List of companies leaving Russia. More than 1,000 multinational companies have left and more are leaving Russia' due to Russia’s war/invasion of Ukraine

As written and updated weekly by Tom Read, presents the comprehensive list of multinational companies that have left, those that are leaving, and those that are staying in Russia since the stat of Putin's war in Ukraine.

List of companies leaving Russia. More than 1,000 multinational  companies have left and more are leaving Russia' due to Russia’s war/invasion of Ukraine
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Written and updated by Tom Read

Multinational companies can no longer ignore social and political issues. Their actions and policies must stay true to their stated branding, and reflect the values of their customers.

With this in mind, how are companies responding to Russia’s invasion of Ukraine?

We’ve compiled the internet’s most extensive list of multinational companies and their responses to the invasion. While some companies have been praised for their efforts, others have been justifiably accused of not doing enough.

This article covers those companies that have left or partially left Russia, and those that have stayed. We’ll provide regular updates to keep the information accurate and relevant, so make sure to check back in!


Our report can only reflect companies for which data is available from independent sources, or that have publicly stated their response to the war in Ukraine.

A full investigation of all companies operating in Russia, or not, isn’t possible at this time, due to a lack of transparency.

Countries with more large companies, or with better transparency or media coverage, are overrepresented in the list of companies that have stayed in Russia. So a country like the USA will have more companies on our list. Many companies from other countries, however, have remained in Russia without garnering any press. We will continue to be diligent in our research and update our list whenever new data comes available.

Companies That Have Announced They’re Staying in Russia (as of 29/03/22)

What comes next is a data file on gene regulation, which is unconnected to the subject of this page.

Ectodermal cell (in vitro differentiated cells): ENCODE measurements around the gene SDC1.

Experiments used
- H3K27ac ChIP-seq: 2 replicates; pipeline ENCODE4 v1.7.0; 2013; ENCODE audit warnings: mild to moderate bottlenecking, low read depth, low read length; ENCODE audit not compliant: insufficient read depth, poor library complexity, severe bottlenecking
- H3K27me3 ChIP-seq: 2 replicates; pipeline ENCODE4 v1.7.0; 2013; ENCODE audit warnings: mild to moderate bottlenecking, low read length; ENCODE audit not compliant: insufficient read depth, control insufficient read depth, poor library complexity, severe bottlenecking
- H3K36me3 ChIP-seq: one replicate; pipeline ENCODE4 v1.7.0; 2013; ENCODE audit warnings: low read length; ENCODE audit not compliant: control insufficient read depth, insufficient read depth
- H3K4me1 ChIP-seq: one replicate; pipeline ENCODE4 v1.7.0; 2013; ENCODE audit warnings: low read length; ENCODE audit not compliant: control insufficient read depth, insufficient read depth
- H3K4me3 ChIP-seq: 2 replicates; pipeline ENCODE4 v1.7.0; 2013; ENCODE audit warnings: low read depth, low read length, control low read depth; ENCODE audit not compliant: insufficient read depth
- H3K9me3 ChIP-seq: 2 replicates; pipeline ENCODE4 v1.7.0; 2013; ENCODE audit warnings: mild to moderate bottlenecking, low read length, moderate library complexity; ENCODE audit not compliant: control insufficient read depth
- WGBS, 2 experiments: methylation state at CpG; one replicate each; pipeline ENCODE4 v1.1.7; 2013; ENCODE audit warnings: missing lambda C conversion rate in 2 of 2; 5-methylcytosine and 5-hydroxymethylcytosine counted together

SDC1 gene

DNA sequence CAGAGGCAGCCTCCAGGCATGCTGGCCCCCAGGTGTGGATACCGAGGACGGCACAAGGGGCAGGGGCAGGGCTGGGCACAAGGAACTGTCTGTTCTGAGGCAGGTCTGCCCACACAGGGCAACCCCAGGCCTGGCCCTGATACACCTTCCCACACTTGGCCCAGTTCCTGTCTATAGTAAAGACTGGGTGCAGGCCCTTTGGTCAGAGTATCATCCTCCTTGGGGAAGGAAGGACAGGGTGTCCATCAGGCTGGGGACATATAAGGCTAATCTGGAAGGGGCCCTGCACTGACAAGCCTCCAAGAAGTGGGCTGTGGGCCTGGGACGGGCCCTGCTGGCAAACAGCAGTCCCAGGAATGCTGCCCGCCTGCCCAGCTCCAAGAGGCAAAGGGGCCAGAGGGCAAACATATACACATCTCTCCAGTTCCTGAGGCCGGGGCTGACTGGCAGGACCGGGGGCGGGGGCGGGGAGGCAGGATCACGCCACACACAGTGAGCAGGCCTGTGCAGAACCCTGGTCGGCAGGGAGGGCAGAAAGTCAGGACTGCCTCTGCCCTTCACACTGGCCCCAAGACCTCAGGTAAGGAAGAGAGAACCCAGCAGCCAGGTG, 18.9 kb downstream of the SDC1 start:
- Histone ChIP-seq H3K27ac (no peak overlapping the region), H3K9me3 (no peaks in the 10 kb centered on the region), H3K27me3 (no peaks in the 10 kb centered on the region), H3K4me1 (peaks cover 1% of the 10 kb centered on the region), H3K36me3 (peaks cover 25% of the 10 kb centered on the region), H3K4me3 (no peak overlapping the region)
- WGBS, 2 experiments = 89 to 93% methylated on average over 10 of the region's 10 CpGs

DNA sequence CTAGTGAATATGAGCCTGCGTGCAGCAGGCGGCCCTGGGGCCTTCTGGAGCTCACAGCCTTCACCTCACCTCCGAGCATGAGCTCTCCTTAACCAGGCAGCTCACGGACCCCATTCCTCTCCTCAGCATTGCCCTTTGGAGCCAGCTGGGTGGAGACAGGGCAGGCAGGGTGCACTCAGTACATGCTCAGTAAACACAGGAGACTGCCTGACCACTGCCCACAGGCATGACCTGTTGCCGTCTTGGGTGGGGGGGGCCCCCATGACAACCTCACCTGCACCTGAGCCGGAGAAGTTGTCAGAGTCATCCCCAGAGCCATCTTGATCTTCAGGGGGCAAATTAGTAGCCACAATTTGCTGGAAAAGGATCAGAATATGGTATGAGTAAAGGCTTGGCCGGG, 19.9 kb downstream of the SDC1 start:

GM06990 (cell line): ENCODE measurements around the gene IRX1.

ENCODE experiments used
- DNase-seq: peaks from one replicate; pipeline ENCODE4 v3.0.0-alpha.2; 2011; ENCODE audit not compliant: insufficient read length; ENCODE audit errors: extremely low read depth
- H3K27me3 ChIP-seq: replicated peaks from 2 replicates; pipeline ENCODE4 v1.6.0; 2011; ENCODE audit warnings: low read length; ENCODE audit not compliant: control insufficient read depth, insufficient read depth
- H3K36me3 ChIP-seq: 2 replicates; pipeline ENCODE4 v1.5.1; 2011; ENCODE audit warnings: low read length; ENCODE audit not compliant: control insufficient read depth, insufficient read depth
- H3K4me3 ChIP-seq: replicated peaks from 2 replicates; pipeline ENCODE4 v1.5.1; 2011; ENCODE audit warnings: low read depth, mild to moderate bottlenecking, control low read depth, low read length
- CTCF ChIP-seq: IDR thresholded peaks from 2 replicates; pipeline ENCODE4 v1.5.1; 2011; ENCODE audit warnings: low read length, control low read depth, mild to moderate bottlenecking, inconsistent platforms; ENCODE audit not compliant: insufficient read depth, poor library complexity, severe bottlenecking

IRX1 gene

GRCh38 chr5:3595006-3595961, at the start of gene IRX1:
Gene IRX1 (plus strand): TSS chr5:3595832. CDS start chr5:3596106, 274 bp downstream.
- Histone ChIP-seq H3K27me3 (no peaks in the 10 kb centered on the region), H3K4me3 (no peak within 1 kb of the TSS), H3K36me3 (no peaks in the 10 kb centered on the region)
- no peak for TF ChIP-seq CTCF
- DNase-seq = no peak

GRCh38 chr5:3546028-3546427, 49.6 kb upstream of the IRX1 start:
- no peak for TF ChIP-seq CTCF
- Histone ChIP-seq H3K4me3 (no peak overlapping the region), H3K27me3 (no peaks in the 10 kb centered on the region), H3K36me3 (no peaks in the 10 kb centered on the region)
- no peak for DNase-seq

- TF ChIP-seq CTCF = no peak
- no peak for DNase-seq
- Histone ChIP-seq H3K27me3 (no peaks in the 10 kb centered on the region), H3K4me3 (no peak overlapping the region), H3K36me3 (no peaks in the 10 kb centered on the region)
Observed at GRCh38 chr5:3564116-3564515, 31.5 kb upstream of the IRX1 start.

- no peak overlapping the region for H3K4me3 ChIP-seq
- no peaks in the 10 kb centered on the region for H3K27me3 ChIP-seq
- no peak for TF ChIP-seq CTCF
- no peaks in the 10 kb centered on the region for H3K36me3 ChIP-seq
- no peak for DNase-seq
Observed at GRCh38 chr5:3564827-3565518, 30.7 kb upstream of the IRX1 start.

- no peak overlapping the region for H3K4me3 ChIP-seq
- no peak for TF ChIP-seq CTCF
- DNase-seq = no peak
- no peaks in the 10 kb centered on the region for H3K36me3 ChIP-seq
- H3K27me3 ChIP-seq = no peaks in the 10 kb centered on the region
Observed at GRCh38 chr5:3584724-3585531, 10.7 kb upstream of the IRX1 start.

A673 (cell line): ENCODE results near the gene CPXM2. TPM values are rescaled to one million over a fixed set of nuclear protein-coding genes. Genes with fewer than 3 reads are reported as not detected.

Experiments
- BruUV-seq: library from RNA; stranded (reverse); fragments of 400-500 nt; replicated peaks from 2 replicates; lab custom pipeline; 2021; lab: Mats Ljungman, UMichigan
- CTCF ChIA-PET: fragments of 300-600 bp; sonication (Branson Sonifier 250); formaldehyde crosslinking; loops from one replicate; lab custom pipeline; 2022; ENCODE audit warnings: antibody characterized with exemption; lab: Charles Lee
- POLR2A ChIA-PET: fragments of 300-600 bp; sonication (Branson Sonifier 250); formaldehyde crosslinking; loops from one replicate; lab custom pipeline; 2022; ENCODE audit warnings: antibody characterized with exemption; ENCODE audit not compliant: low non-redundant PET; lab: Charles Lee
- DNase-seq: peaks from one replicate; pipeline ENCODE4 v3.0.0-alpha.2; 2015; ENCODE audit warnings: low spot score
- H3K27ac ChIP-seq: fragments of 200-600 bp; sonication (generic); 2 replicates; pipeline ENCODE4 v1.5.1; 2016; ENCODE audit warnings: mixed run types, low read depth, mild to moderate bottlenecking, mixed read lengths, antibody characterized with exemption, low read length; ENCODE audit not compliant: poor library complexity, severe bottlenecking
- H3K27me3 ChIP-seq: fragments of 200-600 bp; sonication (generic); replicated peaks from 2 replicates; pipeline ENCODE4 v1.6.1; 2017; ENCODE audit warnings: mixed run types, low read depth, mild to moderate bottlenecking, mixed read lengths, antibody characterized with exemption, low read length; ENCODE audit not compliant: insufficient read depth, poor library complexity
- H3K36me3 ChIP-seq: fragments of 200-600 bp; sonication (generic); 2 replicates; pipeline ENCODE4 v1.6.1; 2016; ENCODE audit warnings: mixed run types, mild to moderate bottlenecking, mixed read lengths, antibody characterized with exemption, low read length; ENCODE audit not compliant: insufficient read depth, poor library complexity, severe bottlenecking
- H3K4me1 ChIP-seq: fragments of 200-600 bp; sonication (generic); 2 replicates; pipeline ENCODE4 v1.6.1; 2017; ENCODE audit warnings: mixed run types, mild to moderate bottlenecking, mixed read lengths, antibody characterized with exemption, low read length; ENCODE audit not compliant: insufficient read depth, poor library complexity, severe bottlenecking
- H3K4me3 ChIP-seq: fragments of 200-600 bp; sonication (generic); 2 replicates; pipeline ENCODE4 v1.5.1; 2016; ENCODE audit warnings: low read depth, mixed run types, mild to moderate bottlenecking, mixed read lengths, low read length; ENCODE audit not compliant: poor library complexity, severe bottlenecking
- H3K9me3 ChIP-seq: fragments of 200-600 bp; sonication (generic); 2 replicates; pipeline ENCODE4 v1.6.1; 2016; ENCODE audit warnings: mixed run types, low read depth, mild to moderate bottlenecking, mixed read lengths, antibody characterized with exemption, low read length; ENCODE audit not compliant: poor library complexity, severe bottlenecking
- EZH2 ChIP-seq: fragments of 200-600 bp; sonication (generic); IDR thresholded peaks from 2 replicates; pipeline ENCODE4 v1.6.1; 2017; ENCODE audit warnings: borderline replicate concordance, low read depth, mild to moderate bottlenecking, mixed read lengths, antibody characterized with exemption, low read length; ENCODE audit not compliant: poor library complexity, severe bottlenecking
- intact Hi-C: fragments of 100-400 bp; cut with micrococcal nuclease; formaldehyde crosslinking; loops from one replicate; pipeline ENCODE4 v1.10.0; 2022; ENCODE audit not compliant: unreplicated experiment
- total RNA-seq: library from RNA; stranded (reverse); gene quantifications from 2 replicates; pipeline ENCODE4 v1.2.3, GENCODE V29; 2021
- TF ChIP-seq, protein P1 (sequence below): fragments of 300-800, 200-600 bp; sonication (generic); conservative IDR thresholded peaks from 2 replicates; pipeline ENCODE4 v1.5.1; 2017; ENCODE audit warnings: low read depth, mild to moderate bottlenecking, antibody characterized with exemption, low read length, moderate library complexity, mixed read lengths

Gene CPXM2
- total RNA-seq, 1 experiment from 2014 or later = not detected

Numerous companies continue to operate in Russia despite coming under pressure. Many of these organizations have deep financial ties to the Russian market.

Copy of Companies that left/stayed in Russia

Copy of Companies that left/stayed in Russia

Consulting, Marketing, and Advertising

  • BBDO Group has a huge presence in Russia with clients such as Rosbank
  • DDB remains in the Russian market with clients like Russian Agricultural Bank

Consumer Goods

  • Gruma will continue to operate two plants in Russia
  • Leroy Merlin is continuing to operate its stores in Russia, where it generates $4billion in revenue
  • Mondelez is continuing to trade in Russia, where it generates $1billion in revenue
  • Natura & Co will continue to supply direct sellers and operate a factory in Naro-Fominsk

Energy and Fossil Fuels

  • Air Liquide continues its operations, which include oxygen supplies for hospitals
  • Air Products has not announced any changes to its Russia operation, which includes 2 offices and a factory in the Rostov region


  • Greif is still operating 9 sites in Russia
  • IPG Photonics continues selling high-powered lasers Russia
  • Metro is still trading in Russia
  • Nalco continues to operate numerous Russian factories
  • Pirelli is reducing investments and manufacturing, but its plants remain open


  • Cloudflare is maintaining its internet services in Russia, a move the company claims will provide access to information for Russian protesters
  • International Paper may sell a significant stake in a Russian venture, but it is not suspending its Russian operations

Companies That Have Announced They’re Partially Staying in Russia (as of 29/03/22)

Copy of Companies that left/stayed in Russia

Copy of Companies that left/stayed in Russia

Some companies continue to operate in Russia, but have decreased their presence. Companies in certain industries, such as pharmaceuticals, claim a moral obligation to continue serving their customers with essential goods.

Other companies must continue aspects of their Russian business because of legal obligations, such as franchise agreements. Meanwhile, many companies are simply maintaining a foothold in Russia for purely financial reasons.

Johnson & Johnson

Actions Taken:

Johnson & Johnson, the US pharmaceutical brand, has temporarily ceased enrollment in its clinical trials throughout Ukraine, Russia, and Belarus.

In a March 4th statement, a J&J spokesperson expressed concerns over the war in Ukraine. They also highlighted the company’s humanitarian efforts, including a $5 million donation to relief organizations, distributing medical health kits, creating a colleague donation matching program, and a pledge to provide vital humanitarian organizations with access to the company’s supply chain.

J&J said it was “committed to providing access to our essential medical products in the countries where we operate.” This sentiment was echoed by Chief Financial Officer Joe Wolk in a subsequent press conference: “Literally if our products don’t get to the patients in need, people will die or have severe consequences.”


Actions Taken: